Short-lived herbaceous plants provide a useful model to rapidly reveal how multiple generations of plants in natural plant communities of sensitive desert ecosystems will be affected by N deposition. We monitored dynamic responses of community structure, richness, evenness, density and biomass of herbaceous plants to experimental N addition (2:1 NH4+:NO3− added at 0, 0.5, 1, 3, 6 and 24 g N m− 2 a− 1) in three seasons in each of three years in the Gurbantunggut desert, a typical temperate desert of central Asia. We found clear rate-dependent and season-dependent effects of N deposition on each of these variables, in most cases becoming more obvious through time. N addition reduced plant richness, leading to a loss of about half of the species after three generations in the highest N application level. Evenness and density were relatively insensitive to all but the greatest levels of N addition for two generations, but negative effects emerged in the third generation. Biomass, both above and below ground, was non-linearly affected by N deposition. Low and intermediate levels of N deposition often increased biomass, whereas the highest level suppressed biomass. Stimulatory effects of intermediate N addition disappeared in the third generation. All of these responses are strongly interrelated in a cascade of changes. Notably, changes in biomass due to N deposition were mediated by declines in richness and evenness, and other changes in community structure, rather than solely being the direct outcome of release from limitation. The interrelationships between N deposition and the different plant community attributes change not only seasonally, but also progressively change through time. These temporal changes appear to be largely independent of interannual or seasonal climatic conditions.
Properties of annual plant communities subjected to N addition
In October 2008, sixty 8×8m plots were randomly placed across an experimental area of 5,400 m2 in the center of the Gurbantunggut desert (44.876 N, 87.823 E), with an average separation distance of about 10 m. The plots had similar plant community composition and structure before the N treatments. From year 2008 to 2011, five N concentrations plus one control (without N) were randomly applied on the plots, totaling 10 replicates of each of the six concentrations. The rates of six N treatments were 0, 0.5, 1, 3, 6 and 24 g N m-2 a-1 (hereafter denoted as N0, N0.5, N1, N3, N6 and N24, respectively). The N treatments were applied in two equal pulses per year in March after snow thaw and October before snowfall every year, coinciding reasonably with a fall-spring pulses associated with rainy seasons, and with fertilization (and thus deposition) pulses in agricultural areas of the region. Each applied N treatment consisted of 2:1 molar ratio of NH4+: NO3- (as NH4NO3 and NH4Cl), in 3 L of water per plot (about 0.037 mm of rainfall equivalent) applied using a spray. Controls received an equivalent amount of water only. The first treatment began in October 2008 and were repeated every year after that to simulate long-term effects of N deposition. In each plot, we established one 1× 1 m permanent quadrat for the investigation of community composition and structure. The richness (number of species per plot) and density (number of individuals per plot) were measured in mid-spring (April), late spring (May – June), and summer (July - August) in each year after N treatments. These seasons were chosen because various life forms of plants reach their peak biomass during these periods. We calculated the evenness index J’ based on the number of individuals per species (Tuomisto, 2012).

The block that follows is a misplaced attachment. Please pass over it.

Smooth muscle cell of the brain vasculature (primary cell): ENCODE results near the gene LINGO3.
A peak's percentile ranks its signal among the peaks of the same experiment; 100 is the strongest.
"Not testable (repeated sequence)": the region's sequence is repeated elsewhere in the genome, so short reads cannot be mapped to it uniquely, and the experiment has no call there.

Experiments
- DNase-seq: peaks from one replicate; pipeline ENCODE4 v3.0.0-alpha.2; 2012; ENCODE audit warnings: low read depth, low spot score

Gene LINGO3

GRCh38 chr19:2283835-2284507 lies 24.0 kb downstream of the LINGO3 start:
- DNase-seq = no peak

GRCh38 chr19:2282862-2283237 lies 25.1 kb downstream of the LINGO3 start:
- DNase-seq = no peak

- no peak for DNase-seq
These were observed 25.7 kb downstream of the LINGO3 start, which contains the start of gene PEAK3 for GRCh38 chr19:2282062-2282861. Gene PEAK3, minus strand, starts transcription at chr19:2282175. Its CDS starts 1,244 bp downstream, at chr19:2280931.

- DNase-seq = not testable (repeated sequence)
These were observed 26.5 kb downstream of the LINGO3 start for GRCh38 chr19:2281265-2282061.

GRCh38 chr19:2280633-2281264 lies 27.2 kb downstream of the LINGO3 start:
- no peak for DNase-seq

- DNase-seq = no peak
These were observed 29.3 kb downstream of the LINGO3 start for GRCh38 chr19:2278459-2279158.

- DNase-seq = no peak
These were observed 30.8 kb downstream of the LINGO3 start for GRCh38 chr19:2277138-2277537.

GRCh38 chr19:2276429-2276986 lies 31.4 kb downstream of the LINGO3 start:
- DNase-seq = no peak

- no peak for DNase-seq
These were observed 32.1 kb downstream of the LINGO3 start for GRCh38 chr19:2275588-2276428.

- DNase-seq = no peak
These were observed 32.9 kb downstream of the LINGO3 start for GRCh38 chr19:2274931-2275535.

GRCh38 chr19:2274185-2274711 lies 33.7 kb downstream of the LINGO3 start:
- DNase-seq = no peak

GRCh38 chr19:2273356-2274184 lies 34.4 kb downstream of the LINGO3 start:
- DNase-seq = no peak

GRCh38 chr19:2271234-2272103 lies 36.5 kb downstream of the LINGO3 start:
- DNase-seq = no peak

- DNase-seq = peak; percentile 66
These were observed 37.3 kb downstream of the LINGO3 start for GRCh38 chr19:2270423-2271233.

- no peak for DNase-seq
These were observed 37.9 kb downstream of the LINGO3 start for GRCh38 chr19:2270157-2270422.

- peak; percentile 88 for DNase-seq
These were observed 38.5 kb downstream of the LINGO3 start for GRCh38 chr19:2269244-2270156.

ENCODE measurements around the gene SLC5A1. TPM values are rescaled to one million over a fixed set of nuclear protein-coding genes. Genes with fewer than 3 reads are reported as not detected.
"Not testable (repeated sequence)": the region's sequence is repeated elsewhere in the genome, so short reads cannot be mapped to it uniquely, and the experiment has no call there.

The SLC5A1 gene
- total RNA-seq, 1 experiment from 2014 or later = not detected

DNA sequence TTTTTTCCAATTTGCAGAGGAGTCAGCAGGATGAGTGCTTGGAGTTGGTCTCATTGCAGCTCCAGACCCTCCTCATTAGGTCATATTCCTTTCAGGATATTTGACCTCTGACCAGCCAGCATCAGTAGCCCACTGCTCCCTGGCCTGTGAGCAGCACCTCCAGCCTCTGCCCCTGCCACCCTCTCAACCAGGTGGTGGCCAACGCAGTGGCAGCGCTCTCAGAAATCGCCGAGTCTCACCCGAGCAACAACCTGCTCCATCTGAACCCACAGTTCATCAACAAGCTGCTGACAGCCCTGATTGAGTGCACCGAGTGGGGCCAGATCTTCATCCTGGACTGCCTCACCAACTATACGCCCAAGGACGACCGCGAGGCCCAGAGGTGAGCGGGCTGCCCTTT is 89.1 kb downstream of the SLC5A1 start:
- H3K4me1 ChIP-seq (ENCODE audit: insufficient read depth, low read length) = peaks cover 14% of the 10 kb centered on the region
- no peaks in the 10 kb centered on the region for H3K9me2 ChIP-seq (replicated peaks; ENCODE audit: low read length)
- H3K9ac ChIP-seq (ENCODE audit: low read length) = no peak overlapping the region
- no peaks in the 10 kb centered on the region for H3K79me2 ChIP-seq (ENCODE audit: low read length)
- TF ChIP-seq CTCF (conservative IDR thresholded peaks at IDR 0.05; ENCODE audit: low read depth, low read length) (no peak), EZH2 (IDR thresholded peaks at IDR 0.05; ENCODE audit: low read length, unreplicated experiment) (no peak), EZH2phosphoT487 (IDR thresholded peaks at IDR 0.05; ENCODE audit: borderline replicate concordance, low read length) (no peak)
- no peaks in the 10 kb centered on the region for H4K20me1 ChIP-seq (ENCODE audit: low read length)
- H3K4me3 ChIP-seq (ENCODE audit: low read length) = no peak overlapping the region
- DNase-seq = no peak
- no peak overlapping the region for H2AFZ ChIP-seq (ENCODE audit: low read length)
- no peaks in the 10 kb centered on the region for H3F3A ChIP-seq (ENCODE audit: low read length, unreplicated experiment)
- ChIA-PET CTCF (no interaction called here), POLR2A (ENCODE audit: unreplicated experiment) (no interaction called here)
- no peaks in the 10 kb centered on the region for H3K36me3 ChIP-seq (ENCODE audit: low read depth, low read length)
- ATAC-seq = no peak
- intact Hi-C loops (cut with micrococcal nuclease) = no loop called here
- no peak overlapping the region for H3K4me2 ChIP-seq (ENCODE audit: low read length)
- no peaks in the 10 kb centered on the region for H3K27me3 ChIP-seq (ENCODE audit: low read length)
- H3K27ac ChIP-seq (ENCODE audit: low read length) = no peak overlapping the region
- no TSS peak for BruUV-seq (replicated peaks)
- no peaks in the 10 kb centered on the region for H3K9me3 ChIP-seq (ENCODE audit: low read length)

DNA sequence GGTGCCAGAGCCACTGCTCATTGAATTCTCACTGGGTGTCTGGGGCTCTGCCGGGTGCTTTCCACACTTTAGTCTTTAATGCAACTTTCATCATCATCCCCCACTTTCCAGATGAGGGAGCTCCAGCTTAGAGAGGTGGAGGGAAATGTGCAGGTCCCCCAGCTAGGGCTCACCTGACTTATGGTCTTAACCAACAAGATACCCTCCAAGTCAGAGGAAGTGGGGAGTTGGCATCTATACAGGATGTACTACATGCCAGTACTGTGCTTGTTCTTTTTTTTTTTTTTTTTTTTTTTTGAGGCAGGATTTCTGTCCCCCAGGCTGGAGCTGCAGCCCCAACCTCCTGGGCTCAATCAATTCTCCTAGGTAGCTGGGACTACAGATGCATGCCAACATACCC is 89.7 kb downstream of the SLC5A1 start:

Peak aboveground biomass provides a good estimate of annual aboveground production in communities dominated by annual plants (Sala et al., 1988). We measured production three times each year, concurrent with community measures. We selected one 0.5×0.5 m quadrat (far from the permanent quadrat for community investigation) in each 8×8 m plot for the measurement of aboveground and belowground biomass. All plants from the quadrat were collected using spades. We separated shoot and root portions for each species in the lab (after washing adherent sand from roots using tap water), and measured the biomass after drying at 70 oC for 24 hours in the oven to obtain consistent weight. The aboveground biomass was the total shoot biomass of all annual plants (including ephemeroid plants). The belowground biomass was the total root biomass of all annual plants excluding ephemeroid plants. The ephemeroid plants were excluded because their roots were cloned together (two or more ramets fused together) and exist for several years. The root biomass of ephemeroids was significantly higher than other annual plants and significantly differed among quadrants, even before the start of the experiment. In order to use community structure as a variable in some analyses, data reduction was necessary. As a data reduction tool, we used nonmetric multidimensional scaling of total above and belowground biomass by species, based on the Bray-Curtis distance measure (McCune and Grace, 2002). Prior to ordination, we omitted any species that were present in fewer than 3 samples to reduce noise and omitted any samples that lacked any plant biomass because empty samples are incompatible with this distance measure. After these modifications, we performed a general relativization, rescaling the abundance of all species within a sample such that they summed to 1. We obtained a two-axes ordination and rotated it so that Axis 1 correlated with season, the apparent strongest driver of composition. We saved axis scores for each sample for use in our structural equation model.